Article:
New Report to Governor’s Paid Family Leave Task Force Highlights Key Effects of Program to Date

California’s landmark Paid Family Leave (PFL) program has enabled more mothers to enter the workforce while helping bring down labor costs for many small businesses and has not led to any increase in business closures, according to a new evaluation report by the Bay Area Council Economic Institute. The report’s release comes as Gov. Newsom and the state Legislature are negotiating a 2020 state budget deal and whether to adjust the structure and expand leave time offered under the program. A floor vote is scheduled to be held in the State Senate on Monday.

Among the key findings is suggestive evidence that following the program’s introduction, employment for new mothers increased overall, and in particular for new mothers between the ages of 30 – 34, who saw an increase in employment of 8.5%. Between 2004 – 2018, participation in the PFL program has grown an average of 5% per year. Additionally, the number of men participating in PFL has increased steadily over time, and if trends continue, male participation rates will reach the same as women by 2025.

The report also finds that PFL does not appear to increase firm exit rates (i.e., businesses ceasing operations), and in fact small businesses experience a reduction in labor costs when workers participate in PFL. While just 7% of businesses employing 25 or fewer workers ever had any worker use PFL, these smaller businesses experience, on average, a 14% decrease in per worker labor costs when workers use PFL. These reduced labor costs are recognized through worker retention and by avoiding the need to re-hire and re-train to replace workers that would have left the workforce in absence of the PFL program. And businesses that employ any worker who participates in PFL are no more likely to cease operations within one year than those who do not.

“We’ve known for a while that providing robust paid leave programs can advance gender and racial equity and improve health outcomes among newborns” said Patrick Kallerman, Research Director at the Bay Area Council Economic Institute. “This work definitively shows that these programs can also be beneficial to business.”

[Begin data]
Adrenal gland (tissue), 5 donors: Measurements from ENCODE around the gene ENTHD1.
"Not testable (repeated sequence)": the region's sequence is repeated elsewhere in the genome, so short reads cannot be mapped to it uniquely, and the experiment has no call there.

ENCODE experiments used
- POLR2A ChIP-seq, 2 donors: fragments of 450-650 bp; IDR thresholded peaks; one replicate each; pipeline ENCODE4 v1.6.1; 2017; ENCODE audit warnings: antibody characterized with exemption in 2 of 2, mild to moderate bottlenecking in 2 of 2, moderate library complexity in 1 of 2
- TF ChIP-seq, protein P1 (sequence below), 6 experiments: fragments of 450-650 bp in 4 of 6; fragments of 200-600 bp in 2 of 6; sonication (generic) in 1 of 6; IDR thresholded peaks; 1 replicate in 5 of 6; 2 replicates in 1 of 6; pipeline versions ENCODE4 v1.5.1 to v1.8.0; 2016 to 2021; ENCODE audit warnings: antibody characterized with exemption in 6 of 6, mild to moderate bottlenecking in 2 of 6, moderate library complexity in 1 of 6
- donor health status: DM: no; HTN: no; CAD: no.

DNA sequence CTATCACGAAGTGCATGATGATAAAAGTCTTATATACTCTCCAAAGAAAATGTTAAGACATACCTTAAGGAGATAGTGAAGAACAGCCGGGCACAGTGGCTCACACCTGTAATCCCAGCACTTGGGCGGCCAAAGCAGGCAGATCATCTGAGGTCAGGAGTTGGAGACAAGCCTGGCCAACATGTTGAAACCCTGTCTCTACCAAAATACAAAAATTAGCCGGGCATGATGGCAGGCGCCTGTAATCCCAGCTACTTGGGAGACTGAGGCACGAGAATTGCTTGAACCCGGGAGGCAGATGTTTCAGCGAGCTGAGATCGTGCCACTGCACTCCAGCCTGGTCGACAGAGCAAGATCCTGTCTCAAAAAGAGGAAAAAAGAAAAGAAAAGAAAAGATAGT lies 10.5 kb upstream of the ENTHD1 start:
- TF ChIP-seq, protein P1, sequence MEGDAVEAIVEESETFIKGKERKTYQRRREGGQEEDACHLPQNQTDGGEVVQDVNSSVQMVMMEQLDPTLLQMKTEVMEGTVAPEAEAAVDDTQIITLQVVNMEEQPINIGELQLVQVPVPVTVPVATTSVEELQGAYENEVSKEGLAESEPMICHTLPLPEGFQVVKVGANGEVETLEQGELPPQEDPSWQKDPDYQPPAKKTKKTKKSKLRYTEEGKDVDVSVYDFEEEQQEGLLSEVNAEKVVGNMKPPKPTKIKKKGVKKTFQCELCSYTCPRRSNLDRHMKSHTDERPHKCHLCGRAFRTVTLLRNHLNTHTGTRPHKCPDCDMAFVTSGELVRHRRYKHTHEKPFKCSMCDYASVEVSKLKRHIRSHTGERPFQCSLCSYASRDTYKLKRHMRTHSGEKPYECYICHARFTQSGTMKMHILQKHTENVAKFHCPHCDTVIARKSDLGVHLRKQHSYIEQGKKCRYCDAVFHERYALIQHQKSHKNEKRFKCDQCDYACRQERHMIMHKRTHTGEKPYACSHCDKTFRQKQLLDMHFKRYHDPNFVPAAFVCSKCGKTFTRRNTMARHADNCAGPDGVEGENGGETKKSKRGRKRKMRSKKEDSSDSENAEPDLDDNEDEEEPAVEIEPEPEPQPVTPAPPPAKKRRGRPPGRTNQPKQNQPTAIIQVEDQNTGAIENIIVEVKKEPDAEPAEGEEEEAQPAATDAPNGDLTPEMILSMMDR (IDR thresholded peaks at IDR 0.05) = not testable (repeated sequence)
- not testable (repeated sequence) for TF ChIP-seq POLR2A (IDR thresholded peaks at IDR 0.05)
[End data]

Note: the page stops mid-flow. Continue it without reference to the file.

“It’s clear from this work that not only has California’s Paid Family Leave program helped families, but it has not increased business closures,” said Joe Nation, Ph.D., co-author of the report.

View the Evaluation of the California Paid Family Leave Program>>

California implemented the nation’s first PFL program in 2004. Funded by worker payroll contributions, the program provided up to six weeks of paid leave for workers to bond with a new child or to care for a seriously ill family member. In 2019, Gov. Newsom signed SB 83, which extended PFL from six to eight weeks, effective July 1, 2020. Despite the program’s successes, a Governor’s Task Force on Paid Family Leave has found that only half of eligible mothers and only one-fourth of eligible fathers took advantage of PFL in 2017, and among workers earning less than $20,000 annually, almost none took advantage of the program. The Task Force, pointing to low benefits and lack of job protection as primary reasons that more workers are not participating in PFL, has been exploring initiatives to increase that number.

The Evaluation of the California Paid Family Leave Program was prepared by Christine Pal Chee, Ph.D. and Joe Nation, Ph.D. for the Bay Area Council Economic Institute. Patrick Kallerman from the Economic Institute developed the report. The project was completed with support from Small Business Majority, the Bay Area Council and the Los Angeles Chamber of Commerce.

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